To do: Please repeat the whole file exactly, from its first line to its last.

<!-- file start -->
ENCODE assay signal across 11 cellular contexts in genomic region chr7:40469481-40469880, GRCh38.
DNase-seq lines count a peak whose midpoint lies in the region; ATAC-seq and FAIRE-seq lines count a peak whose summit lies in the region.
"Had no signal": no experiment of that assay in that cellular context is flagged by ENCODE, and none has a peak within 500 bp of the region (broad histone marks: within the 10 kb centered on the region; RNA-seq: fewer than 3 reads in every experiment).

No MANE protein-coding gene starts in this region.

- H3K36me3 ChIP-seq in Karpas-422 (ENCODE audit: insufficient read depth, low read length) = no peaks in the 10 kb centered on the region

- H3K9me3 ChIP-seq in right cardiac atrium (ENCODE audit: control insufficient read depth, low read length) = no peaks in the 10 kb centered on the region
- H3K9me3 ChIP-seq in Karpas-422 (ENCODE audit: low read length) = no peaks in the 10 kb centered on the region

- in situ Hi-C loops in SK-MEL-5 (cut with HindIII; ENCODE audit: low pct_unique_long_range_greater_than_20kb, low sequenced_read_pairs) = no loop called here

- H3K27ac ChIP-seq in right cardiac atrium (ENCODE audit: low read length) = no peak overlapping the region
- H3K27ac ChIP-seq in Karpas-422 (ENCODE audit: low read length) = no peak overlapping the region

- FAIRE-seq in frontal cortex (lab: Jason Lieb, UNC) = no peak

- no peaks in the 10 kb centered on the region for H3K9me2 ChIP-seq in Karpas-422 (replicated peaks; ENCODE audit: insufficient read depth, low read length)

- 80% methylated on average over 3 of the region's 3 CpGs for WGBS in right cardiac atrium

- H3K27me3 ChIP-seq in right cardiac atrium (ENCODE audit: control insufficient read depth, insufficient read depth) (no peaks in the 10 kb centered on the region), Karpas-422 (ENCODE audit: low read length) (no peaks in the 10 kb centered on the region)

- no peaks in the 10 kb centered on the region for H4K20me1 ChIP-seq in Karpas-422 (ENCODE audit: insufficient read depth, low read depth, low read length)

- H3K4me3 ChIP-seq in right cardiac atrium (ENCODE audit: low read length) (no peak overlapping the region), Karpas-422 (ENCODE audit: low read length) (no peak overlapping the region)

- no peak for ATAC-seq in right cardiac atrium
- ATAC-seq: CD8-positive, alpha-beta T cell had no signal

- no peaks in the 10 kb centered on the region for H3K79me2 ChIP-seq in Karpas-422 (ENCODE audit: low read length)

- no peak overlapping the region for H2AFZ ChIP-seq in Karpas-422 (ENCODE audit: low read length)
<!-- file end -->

ENCODE assay signal across 11 cellular contexts in genomic region chr7:40469481-40469880, GRCh38.
DNase-seq lines count a peak whose midpoint lies in the region; ATAC-seq and FAIRE-seq lines count a peak whose summit lies in the region.
"Had no signal": no experiment of that assay in that cellular context is flagged by ENCODE, and none has a peak within 500 bp of the region (broad histone marks: within the 10 kb centered on the region; RNA-seq: fewer than 3 reads in every experiment).

No MANE protein-coding gene starts in this region.

- H3K36me3 ChIP-seq in Karpas-422 (ENCODE audit: insufficient read depth, low read length) = no peaks in the 10 kb centered on the region

- H3K9me3 ChIP-seq in right cardiac atrium (ENCODE audit: control insufficient read depth, low read length) = no peaks in the 10 kb centered on the region
- H3K9me3 ChIP-seq in Karpas-422 (ENCODE audit: low read length) = no peaks in the 10 kb centered on the region

- in situ Hi-C loops in SK-MEL-5 (cut with HindIII; ENCODE audit: low pct_unique_long_range_greater_than_20kb, low sequenced_read_pairs) = no loop called here

- H3K27ac ChIP-seq in right cardiac atrium (ENCODE audit: low read length) = no peak overlapping the region
- H3K27ac ChIP-seq in Karpas-422 (ENCODE audit: low read length) = no peak overlapping the region

- FAIRE-seq in frontal cortex (lab: Jason Lieb, UNC) = no peak

- no peaks in the 10 kb centered on the region for H3K9me2 ChIP-seq in Karpas-422 (replicated peaks; ENCODE audit: insufficient read depth, low read length)

- 80% methylated on average over 3 of the region's 3 CpGs for WGBS in right cardiac atrium

- H3K27me3 ChIP-seq in right cardiac atrium (ENCODE audit: control insufficient read depth, insufficient read depth) (no peaks in the 10 kb centered on the region), Karpas-422 (ENCODE audit: low read length) (no peaks in the 10 kb centered on the region)

- no peaks in the 10 kb centered on the region for H4K20me1 ChIP-seq in Karpas-422 (ENCODE audit: insufficient read depth, low read depth, low read length)

- H3K4me3 ChIP-seq in right cardiac atrium (ENCODE audit: low read length) (no peak overlapping the region), Karpas-422 (ENCODE audit: low read length) (no peak overlapping the region)

- no peak for ATAC-seq in right cardiac atrium
- ATAC-seq: CD8-positive, alpha-beta T cell had no signal

- no peaks in the 10 kb centered on the region for H3K79me2 ChIP-seq in Karpas-422 (ENCODE audit: low read length)

- no peak overlapping the region for H2AFZ ChIP-seq in Karpas-422 (ENCODE audit: low read length)